Pneumonia was found in two four month old poor thriving calves submitted to Athlone for necropsy. The first calf had a significant strongyle worm burden, while the second had coccidiosis and salmonellosis. Peritonitis, persistent BVD infection and chronic parasitism were diagnosed in the three calves. Kilkenny cultured Haemophilus somnus (1) and Pasturella multocida (3) from the pneumonic lungs of emaciated calves in a herd where 30 of 42 calves had died. These cases emphasis the many facets of ill thrift.
Kilkenny cultured Salmonella dublin from the faeces of cows with pyrexia and severe diarrhoea in a number of herds. In the previous two weeks two cows had died in one of these herds. S. dublin was also cultured by Kilkenny from a cow with reduced milk yield, inappetant, with dysentery but was otherwise normal. S. dublin was also a frequent isolate from aborted bovine foetuses submitted to Kilkenny. Other abortofacients encountered during the month in the various laboratories included Neospora caninum, Bacillus licheniformis and Streptococcus uberis. Kilkenny found that many cases of mummified foetus had maternal serology positive for Neospora. Mummification is a common feature of Neospora abortion.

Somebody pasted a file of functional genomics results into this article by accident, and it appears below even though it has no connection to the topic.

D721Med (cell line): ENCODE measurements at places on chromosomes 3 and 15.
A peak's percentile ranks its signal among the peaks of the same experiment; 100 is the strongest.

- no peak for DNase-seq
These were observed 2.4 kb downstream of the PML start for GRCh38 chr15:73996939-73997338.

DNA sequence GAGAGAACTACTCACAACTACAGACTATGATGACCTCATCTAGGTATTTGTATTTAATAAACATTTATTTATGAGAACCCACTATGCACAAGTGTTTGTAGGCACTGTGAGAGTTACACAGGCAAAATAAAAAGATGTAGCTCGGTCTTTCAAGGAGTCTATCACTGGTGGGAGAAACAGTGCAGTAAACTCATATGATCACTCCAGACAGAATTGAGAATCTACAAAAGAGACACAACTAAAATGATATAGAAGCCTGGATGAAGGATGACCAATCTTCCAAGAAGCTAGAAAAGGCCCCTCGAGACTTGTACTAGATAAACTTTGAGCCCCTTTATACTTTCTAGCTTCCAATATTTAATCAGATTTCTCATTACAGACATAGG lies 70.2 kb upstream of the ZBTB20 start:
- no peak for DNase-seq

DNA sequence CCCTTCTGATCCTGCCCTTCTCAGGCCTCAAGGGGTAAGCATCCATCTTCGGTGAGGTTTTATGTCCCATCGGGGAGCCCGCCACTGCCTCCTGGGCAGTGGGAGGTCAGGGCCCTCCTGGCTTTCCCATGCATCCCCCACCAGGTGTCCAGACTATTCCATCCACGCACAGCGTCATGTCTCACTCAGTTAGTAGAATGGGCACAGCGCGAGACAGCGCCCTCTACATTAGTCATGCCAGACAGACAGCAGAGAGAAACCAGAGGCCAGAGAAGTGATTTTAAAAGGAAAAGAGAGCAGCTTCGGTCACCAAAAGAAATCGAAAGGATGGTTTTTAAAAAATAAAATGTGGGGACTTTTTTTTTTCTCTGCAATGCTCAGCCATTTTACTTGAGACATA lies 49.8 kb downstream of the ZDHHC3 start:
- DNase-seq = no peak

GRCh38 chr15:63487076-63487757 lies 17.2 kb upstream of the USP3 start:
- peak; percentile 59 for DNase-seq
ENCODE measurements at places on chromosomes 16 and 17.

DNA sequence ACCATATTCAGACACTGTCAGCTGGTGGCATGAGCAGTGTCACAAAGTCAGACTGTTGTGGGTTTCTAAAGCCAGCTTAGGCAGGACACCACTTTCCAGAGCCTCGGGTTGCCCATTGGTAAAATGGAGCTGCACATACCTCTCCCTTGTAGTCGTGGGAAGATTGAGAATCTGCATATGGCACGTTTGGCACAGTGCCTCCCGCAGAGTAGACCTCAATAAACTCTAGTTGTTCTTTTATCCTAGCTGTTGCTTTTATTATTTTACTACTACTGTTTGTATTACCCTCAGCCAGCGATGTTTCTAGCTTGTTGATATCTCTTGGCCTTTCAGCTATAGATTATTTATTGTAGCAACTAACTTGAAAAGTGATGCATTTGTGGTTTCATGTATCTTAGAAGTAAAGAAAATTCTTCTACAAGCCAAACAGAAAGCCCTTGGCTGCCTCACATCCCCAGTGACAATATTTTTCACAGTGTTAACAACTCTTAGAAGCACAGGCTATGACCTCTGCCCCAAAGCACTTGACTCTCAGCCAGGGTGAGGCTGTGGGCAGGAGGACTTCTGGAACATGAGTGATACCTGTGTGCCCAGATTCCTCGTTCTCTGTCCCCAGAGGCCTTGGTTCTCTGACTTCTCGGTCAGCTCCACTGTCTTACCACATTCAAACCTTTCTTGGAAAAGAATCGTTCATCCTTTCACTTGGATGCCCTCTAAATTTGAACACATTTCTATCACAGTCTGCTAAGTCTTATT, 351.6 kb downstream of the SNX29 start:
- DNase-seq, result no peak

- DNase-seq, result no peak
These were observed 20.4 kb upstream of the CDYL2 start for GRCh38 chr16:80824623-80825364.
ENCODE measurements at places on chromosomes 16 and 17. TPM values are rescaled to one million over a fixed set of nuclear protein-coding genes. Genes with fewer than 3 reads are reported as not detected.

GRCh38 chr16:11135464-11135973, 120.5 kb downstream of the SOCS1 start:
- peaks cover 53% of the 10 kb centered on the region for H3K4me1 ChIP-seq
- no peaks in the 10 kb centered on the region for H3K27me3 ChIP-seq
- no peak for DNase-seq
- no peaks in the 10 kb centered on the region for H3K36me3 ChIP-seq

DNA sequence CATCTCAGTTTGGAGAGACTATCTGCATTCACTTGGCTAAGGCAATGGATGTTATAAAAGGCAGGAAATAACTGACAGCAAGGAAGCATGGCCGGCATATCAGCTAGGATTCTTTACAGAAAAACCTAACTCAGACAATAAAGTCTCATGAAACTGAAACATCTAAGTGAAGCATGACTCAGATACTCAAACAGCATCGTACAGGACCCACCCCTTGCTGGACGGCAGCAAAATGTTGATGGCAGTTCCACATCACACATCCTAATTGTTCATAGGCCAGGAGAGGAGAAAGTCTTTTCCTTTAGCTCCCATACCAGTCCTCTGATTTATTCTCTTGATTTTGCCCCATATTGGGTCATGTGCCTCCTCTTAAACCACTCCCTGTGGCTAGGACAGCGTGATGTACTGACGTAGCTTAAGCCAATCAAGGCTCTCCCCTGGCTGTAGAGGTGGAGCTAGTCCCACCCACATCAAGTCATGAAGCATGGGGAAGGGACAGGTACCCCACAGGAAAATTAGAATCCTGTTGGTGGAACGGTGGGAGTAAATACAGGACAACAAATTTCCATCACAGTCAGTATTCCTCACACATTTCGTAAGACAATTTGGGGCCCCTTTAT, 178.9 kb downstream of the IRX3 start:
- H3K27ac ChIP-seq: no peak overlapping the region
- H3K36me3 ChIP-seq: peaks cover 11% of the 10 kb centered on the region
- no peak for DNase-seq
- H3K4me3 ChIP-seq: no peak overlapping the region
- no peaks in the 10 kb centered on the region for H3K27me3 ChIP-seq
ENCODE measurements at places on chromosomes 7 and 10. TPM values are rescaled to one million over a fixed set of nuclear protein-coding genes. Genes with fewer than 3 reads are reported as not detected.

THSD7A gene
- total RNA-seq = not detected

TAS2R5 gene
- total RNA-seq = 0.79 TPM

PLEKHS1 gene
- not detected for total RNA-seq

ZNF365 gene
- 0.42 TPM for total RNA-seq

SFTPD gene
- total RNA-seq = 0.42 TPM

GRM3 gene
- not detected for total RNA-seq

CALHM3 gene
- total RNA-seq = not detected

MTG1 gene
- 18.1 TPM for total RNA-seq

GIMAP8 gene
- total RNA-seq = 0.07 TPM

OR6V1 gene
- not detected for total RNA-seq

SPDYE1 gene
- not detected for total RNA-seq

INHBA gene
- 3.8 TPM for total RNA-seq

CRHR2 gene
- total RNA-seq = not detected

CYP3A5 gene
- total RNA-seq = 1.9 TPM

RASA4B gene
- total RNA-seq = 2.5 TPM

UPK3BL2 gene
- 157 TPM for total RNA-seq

Sligo diagnosed Black disease in a cow, while Athlone encountered two cases, the first in a year and half old heifer and the second in a three and a half year old cow. Migratory fluke tracts were evident in the heifer. Sligo diagnosed four cases of Blackleg during the month.